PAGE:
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A group of dedicated musicians and artists are running an arts school for special needs children, where they are taught art, music and drama.
MUSIC is a language we can all understand, even if we can’t all speak it. To master it is an achievement for anybody, let alone children who have been classified as having “special needs”.

Graeme Watkins is ambassador of the Journey School of the ArtsGraeme Watkins is ambassador of the Journey School of the ArtsYet this is the focus of Journey School of the Arts, illustrated at its open day at the Joburg Promusica Theatre on 25 May.

Children diagnosed with conditions ranging from deafness to autism are catered for at the school, and a customised curriculum has been formulated to ensure that these children can reach their full potential.

Graeme Watkins, a popular musician, is an ambassador for the school. “When I was young, I was told I was stupid and would never achieve anything.”

Then it was discovered that he suffered from ADHD (attention deficit hyperactivity disorder) and dyslexia; and a teacher devised a programme to help him achieve academically through the arts. As such, it is a cause incredibly close to his heart, he says. “If you take out the needs from special needs, you are left with special, and that is exactly what these kids are.”

According to the school's website there are no known schools in South Africa for medium- to high-functioning special needs children, and the remedial and low-functioning facilities are unable to cater for them. There was a gap in the market that needed to be filled.


Life coach and music teache, Matthew MarinusLife coach and music teacher Matthew MarinusKim Rundle, the principal and co-founder of Journey School of the Arts, had the goal of opening such a school after battling through remedial education programmes with her children. This goal was realised at the end of 2009, when she partnered with Jackie and Gemma Donnelly.

Jackie Donnelly worked as a learning mentor in England, and has tutored children with Down’s Syndrome, ADHD and autism, among other conditions, into mainstream high schools. Gemma Donnelly formed StageWorx Performing Art School, which is a part-time integrated special needs and able-bodied school. She is also a performer.

Consequently, Journey was born. The curriculum is a home school programme that each child can follow at his or her own pace. A specialised teacher is on hand to provide assistance and guidance. Having realised that special needs children are naturally drawn to the arts, the three women created a programme where academic working hours are kept to a minimum and the students have more time to pursue the subjects they love and for which they have a talent.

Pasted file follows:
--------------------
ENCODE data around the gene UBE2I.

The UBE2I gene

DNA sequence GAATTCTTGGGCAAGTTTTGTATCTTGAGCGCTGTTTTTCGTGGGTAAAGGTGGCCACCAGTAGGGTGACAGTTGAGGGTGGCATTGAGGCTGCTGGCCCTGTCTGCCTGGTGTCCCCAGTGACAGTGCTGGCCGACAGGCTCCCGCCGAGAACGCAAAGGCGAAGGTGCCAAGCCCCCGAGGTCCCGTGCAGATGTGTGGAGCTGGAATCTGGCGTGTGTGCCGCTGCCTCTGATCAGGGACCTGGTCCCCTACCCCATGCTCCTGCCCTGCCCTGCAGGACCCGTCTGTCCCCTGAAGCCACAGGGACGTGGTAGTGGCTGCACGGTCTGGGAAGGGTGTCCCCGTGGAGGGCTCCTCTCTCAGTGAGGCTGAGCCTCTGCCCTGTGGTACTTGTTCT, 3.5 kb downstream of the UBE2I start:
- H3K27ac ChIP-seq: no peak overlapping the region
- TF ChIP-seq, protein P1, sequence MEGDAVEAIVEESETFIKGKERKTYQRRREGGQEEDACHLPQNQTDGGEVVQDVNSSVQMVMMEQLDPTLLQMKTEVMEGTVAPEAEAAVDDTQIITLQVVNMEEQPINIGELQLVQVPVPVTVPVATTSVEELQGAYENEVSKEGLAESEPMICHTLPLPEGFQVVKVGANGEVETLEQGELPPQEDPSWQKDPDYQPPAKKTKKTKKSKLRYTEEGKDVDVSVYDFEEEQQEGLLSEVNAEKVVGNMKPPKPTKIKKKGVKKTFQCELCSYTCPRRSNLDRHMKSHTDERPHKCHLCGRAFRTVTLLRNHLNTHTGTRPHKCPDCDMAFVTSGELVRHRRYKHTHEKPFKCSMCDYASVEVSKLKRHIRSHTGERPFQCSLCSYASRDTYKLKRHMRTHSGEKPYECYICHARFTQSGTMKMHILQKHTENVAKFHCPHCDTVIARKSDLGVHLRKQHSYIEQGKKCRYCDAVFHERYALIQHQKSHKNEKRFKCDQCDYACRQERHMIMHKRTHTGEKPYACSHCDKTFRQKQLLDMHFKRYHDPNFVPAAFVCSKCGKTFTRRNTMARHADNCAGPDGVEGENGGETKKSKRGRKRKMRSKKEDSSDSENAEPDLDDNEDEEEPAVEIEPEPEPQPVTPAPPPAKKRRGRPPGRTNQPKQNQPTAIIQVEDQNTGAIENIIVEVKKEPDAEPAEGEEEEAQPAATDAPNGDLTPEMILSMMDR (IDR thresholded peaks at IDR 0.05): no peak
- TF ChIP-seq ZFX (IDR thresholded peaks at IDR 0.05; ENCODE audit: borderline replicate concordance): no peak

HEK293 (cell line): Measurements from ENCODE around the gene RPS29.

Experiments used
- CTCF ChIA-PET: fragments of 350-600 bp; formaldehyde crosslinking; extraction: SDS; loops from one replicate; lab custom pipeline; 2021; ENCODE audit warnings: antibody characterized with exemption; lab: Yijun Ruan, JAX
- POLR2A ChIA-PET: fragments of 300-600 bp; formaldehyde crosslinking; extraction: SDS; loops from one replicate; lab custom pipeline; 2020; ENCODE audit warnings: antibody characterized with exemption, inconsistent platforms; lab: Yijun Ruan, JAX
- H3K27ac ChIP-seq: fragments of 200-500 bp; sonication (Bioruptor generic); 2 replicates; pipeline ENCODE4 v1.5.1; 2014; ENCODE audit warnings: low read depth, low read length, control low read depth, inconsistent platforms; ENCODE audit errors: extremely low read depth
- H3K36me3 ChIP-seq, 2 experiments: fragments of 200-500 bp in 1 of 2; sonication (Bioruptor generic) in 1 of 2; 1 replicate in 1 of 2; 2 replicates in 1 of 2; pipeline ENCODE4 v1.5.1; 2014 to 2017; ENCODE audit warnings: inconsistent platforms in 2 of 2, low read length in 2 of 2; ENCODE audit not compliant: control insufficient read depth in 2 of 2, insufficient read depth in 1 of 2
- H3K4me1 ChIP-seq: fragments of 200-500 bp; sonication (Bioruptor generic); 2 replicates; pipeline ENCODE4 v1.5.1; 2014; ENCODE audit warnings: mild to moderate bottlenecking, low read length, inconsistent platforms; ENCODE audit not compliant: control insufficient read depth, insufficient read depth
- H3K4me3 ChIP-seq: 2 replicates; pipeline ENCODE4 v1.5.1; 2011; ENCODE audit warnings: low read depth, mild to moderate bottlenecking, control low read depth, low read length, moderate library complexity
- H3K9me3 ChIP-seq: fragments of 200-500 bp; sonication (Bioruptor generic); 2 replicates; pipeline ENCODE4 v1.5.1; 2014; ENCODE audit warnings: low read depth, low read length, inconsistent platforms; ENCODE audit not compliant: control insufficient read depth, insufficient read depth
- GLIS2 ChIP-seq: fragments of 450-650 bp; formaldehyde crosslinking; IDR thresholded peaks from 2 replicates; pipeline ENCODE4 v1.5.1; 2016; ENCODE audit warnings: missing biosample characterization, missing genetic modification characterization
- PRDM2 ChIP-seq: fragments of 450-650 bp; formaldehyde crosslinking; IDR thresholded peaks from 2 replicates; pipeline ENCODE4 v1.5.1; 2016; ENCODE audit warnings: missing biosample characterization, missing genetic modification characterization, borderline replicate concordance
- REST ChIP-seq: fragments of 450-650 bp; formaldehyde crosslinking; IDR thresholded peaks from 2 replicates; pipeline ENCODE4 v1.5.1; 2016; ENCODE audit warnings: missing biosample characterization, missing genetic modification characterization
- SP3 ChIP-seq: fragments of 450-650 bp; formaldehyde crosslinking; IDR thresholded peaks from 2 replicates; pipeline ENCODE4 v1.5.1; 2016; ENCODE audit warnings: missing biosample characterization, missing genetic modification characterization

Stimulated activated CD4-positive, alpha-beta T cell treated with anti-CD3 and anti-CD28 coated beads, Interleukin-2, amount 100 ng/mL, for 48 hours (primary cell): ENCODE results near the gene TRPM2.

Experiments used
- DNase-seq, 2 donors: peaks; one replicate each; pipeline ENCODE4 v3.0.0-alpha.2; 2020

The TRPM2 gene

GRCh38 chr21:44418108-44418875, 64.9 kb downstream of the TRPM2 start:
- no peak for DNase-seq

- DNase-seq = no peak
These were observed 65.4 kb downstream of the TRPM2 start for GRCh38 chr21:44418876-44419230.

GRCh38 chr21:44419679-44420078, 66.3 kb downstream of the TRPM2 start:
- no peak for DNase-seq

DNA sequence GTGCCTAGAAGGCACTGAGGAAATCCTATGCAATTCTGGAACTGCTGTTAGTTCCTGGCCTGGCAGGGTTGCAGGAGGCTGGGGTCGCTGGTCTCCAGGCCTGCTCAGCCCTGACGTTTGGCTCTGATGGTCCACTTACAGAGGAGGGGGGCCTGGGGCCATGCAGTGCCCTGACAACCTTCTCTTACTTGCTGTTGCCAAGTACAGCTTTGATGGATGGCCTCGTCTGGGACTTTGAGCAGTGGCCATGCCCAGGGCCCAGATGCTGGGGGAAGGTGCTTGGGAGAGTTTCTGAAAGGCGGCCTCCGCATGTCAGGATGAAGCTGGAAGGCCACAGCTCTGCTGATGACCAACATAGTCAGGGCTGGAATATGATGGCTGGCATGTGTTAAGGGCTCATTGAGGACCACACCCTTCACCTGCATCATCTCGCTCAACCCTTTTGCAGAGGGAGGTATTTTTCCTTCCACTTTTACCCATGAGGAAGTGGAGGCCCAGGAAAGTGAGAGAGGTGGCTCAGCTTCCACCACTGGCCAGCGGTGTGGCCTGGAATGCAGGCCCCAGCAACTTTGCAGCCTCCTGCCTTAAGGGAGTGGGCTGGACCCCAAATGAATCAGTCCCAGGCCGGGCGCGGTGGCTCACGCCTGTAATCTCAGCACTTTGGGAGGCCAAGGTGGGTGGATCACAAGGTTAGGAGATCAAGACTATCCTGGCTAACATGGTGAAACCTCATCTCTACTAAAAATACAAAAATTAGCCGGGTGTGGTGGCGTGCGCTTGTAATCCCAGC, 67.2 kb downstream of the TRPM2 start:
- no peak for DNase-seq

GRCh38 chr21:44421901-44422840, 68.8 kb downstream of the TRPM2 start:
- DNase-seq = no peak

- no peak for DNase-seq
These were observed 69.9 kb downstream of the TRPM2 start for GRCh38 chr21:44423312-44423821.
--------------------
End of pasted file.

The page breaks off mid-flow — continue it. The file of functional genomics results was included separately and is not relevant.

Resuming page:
There are, at present, five full-time students at Journey, ranging in age from seven to 15. The school has only been open for 18 months and the women are hoping to expand. “We want to open a full-time combined school,” Donnelly says.

Arts education
Singing, learning to play musical instruments, art and drama are all incorporated, and this is what the open day demonstrated.

A student gets drumming lessonsA student gets drumming lessonsMatthew Marinus, the drummer for the Graeme Watkins Project, is Journey’s resident music teacher and head of life coaching. “I have a passion for helping kids find out what they want to do when they are older,” he said at the open day. He works with the children by teaching them to play the drums and guitar, as well as with singing.

The principal of StageWorx and an arts teacher at both schools, Gemma Donnelly works intensively on drama and coaching the students for their musical theatre and performance arts exams. “Drama helps, especially with deaf children, with pronunciation and with their self-confidence,” she points out.

Some of her pupils performed individual pieces at the open day. They also gave sneak peeks into the preparation for their musical theatre exams.
Also on the bill at the open day was a preview of the schools’ production, Wizard of Fu, which will be on at the Promusica Theatre on 8 and 9 July. It is a remake of the classic Wizard of Oz and feature students from Journey and StageWorx.

Tickets are R60 for adults and R50 for children, with groups of 10 or more paying R40 per person. Bookings can be made with Gemma Donnelly directly on

Joburg Promusica Theatre is found at 100 Christiaan de Wet Drive in Florida Park, Roodepoort. For more information about Journey School of the Arts, visit the school’s website.

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